Oasis of Tranquility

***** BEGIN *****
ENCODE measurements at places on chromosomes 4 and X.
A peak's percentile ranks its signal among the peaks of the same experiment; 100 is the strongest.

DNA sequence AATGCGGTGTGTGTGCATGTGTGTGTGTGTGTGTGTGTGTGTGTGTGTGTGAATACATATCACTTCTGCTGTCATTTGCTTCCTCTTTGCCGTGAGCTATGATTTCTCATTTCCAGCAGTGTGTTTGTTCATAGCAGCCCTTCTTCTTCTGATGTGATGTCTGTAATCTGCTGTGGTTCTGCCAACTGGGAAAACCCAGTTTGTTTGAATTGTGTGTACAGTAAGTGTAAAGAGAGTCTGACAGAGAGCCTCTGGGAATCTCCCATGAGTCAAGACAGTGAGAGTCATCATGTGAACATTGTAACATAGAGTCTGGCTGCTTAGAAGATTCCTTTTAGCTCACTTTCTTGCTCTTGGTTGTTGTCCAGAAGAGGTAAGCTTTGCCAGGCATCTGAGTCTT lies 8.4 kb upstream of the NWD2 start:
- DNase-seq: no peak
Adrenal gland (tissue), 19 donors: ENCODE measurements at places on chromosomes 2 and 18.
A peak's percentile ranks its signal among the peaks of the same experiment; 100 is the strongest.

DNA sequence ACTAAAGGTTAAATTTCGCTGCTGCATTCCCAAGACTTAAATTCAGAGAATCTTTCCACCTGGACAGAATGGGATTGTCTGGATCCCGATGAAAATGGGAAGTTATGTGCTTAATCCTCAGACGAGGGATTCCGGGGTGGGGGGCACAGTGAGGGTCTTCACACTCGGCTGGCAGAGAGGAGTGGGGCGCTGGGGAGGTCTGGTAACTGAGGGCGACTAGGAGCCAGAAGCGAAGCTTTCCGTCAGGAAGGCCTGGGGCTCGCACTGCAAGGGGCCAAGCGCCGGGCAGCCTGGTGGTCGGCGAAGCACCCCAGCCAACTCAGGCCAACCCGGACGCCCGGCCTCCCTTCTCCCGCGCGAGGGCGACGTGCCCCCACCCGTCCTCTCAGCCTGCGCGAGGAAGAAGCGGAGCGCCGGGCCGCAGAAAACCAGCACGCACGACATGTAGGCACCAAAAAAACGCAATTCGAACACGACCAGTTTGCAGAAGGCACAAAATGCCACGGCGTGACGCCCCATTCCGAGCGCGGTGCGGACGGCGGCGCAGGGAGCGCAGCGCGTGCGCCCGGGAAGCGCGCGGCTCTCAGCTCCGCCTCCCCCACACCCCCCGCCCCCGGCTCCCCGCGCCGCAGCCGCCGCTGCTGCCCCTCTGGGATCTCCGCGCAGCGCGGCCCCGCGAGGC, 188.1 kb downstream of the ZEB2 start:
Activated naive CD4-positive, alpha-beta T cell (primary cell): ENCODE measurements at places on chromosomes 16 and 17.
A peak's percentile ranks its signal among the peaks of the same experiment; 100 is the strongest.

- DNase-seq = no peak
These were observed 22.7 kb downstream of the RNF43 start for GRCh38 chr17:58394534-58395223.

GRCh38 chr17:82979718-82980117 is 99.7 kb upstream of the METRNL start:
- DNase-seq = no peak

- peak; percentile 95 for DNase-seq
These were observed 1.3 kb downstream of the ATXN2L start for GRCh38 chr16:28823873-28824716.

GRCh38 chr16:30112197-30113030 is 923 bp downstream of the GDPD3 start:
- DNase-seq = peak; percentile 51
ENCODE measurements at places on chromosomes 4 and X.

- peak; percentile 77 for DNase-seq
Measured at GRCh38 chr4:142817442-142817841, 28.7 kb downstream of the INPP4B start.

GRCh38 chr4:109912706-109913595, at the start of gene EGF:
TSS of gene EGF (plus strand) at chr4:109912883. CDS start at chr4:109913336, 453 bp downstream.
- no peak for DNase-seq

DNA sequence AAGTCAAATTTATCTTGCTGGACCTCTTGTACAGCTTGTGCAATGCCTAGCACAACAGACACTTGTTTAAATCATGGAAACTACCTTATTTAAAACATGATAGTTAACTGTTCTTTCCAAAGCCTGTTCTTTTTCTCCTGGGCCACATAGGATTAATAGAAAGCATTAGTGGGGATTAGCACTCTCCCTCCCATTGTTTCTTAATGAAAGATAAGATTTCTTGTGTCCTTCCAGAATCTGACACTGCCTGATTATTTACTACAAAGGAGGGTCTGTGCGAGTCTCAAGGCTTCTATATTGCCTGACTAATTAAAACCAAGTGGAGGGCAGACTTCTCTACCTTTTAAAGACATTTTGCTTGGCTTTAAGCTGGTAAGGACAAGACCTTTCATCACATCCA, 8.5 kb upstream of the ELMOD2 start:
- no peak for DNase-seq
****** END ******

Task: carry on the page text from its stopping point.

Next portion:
The sliver of Rome that stretches across the Caelian Hill between the Basilica of St. John Lataran and the Colosseum is as historically significant as it is chaotic—a cacophony of whirring mopeds and rattling Fiats rumbling past tourists streaming between archeological treasures and locals going about their daily business. Yet amid all this confusion, tucked inside the massive summit fortress of Santi Quattro Coronati, is a virtual oasis of tranquility where contemplative Augustinian sisters pray and study in a secluded garden bathed in glorious sunshine. Gentle breezes carry the scent of fresh blossoms through the arches of an adjacent cloister; the noise outside is displaced by chirping birds and the gentle hum of Gregorian chant.Over the centuries, the monastery of Santi Quattro Coronati has endured wars and the ravages of time and nature. And, like other architectural masterpieces on the Caelian Hill, this meditative paradise could have just as easily become a ruin had it not been for the fierce determination of the sisters who live there and the dedicated team of architects and conservators charged with arresting its decay. Construction of Santi Quattro Coronati began in the mid-sixth century at which time a basilica was built atop the remains of a lavish Imperialage villa that had graced the Caelian Hill’s northern summit. During the reign of Pope Leo IV (r. 847–855), the basilica was rebuilt and several chapels were added while a crypt was dug beneath its nave. Other additions included a 22-meter bell tower and a quadriportico with pillars and columns, originally adorned with frescoes. When the Normans sacked Rome in 1084, the basilica was burned to the ground, reduced to fragments of pillars and arches that once supported its mighty walls. In the century that followed, a much smaller version of the original basilica was erected, incorporating remnants salvaged from the original structure, while several chapels and giant halls were also built on the site.